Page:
Distributed by Project X Distribution Limited, 223 Humberside Ave., Toronto, Ontario M6P 1K9, Canada; 416-604-2506
Produced by Peter Watkins
Directed by Peter Watkins
DVD, color, 220 min.
College - Adult
Film Studies, Media Studies, Art History, Biography
Reviewed by Oksana Dykyj, Head, Visual Media Resources, Concordia University, Montreal
Date Entered: 10/15/2008
In 1973 Peter Watkins made a 110- minute film about the Norwegian artist Edvard Munch in which he employed filmic devices such as flashback, fractured sound and a psychological separation of space and time emulating Munch’s state of mind. The jigsaw puzzle is then assembled by the viewer to form a personal portrait of the life of the artist and the historical context around it. This new 2-DVD set includes a new high-definition video transfer, 6 minutes of 9.5mm amateur film footage shot by Edvard Munch himself in 1927, 3 short documentaries from the late 1950s and early 60s, as well as a 56-page booklet that contains one of Peter Watkins’ self-interviews from 2005. Because Watkins believes that his work is marginalized, he no longer gives interviews but supplies researchers and journalists with prepared texts answering most any question he feels might be asked. His position on his marginalization and his analysis of what he terms “the media crisis” can be found on his website. As it relates to this film Watkins asks, “What is not political in a work of art – especially one using as powerful means of communication as the cinema or TV?” In challenging the reactionary society of his time Munch can be seen as taking a political stance. The film itself investigates popular culture’s relationship to art and history and stresses its complexity.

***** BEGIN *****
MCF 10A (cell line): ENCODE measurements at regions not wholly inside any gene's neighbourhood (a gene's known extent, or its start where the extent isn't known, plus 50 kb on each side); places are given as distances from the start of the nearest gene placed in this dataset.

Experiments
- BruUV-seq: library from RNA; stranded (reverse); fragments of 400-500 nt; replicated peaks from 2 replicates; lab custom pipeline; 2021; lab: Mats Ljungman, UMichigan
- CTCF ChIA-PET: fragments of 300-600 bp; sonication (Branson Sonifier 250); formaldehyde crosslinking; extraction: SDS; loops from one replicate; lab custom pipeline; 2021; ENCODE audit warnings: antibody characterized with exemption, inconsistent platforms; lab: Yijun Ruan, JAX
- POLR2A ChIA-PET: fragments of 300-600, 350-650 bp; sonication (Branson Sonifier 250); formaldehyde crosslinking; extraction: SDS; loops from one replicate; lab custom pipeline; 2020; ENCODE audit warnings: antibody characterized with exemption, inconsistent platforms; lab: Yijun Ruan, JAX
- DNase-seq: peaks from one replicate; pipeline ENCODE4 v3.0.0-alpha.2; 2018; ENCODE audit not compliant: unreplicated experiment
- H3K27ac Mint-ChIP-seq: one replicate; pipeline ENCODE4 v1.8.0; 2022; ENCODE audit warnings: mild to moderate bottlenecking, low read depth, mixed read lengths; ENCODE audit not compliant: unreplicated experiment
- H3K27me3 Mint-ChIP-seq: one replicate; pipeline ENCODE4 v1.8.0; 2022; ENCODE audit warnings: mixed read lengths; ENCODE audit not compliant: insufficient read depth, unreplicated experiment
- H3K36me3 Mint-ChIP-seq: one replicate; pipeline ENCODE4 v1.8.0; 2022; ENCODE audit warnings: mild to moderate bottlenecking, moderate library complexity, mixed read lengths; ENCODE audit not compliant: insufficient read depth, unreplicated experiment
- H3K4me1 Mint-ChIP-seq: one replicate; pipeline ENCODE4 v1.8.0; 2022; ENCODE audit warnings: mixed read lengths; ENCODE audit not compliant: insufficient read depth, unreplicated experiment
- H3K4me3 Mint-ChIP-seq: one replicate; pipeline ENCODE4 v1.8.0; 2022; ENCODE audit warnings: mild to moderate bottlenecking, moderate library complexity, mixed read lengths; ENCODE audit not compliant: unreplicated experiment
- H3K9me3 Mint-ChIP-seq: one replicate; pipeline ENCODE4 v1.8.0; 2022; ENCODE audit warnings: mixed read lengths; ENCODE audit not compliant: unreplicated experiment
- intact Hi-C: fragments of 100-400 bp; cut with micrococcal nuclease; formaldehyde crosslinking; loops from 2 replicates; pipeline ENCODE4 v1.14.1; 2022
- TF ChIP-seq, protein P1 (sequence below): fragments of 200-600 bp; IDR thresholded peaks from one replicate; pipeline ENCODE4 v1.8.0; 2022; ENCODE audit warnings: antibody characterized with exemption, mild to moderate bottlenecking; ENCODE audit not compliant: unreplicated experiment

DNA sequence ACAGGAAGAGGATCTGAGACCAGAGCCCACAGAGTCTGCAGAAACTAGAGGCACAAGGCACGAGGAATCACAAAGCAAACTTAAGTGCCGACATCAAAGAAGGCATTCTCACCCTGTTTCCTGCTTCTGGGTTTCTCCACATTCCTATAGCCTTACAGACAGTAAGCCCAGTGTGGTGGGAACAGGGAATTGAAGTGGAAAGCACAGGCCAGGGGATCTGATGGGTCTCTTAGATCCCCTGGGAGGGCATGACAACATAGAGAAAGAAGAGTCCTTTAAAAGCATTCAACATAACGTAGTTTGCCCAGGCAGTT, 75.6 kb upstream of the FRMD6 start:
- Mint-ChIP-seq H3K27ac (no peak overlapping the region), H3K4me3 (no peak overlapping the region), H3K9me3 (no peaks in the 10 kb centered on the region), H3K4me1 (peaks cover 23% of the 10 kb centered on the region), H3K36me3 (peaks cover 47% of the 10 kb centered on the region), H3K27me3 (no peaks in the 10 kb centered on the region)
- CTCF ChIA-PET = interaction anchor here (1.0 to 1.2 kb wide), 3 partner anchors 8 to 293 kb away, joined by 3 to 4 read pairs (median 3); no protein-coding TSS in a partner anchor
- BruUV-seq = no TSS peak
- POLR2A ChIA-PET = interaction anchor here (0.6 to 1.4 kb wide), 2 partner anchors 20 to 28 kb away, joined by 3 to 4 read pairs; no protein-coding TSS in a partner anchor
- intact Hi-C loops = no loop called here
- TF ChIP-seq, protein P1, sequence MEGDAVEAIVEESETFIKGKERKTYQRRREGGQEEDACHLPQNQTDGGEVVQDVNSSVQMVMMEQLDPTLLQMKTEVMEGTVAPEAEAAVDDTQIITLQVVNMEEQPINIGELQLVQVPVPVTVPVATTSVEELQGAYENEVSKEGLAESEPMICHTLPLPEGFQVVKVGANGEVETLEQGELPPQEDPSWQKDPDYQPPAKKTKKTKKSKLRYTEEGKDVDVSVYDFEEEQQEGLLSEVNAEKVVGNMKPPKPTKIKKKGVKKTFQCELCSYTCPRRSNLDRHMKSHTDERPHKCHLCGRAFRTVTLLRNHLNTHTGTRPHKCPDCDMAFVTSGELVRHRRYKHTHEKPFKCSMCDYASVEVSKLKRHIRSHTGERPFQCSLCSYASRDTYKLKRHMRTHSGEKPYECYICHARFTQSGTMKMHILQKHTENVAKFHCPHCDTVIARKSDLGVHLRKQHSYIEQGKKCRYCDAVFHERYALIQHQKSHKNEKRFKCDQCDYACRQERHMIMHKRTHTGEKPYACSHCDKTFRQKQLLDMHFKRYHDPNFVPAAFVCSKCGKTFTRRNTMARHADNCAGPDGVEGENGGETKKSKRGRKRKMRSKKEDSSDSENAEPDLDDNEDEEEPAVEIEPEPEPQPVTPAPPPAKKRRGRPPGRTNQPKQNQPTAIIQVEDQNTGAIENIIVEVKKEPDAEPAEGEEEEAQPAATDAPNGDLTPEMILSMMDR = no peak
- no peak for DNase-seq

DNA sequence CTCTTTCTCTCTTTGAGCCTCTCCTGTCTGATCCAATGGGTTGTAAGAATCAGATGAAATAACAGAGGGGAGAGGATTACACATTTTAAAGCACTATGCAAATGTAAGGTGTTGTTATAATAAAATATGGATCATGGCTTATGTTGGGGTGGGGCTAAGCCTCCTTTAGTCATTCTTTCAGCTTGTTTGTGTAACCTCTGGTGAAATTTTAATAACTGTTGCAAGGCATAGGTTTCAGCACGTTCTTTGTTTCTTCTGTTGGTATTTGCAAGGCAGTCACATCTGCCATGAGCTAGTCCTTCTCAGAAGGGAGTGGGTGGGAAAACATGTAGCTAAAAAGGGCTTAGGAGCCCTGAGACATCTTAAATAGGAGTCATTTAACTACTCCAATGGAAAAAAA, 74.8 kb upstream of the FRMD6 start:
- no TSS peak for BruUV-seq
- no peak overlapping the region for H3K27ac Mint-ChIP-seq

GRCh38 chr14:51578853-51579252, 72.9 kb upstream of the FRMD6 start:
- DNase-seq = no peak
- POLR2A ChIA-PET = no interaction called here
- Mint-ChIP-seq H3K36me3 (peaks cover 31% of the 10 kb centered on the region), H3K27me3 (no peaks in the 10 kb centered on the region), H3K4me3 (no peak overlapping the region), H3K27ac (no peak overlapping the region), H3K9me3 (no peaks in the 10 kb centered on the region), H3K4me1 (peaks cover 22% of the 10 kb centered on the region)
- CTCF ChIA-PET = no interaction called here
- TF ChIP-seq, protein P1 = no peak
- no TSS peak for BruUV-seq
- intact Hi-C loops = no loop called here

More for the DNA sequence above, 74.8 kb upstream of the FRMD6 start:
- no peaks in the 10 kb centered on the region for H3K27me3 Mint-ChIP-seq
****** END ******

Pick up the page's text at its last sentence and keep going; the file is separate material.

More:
The density of the narrative structure coupled with the use of non-actors implicates the viewer further from simply experiencing to a participation in the act of codifying art and sociological history. The voice-over narration creates a traditional documentary envelope while the fragmented depiction of the life mirrors Munch’s own diaries. The outcome is a unique and powerful moving image document about an artist in the early 20th century. Highly recommended for academic areas of film and media studies as well as art history.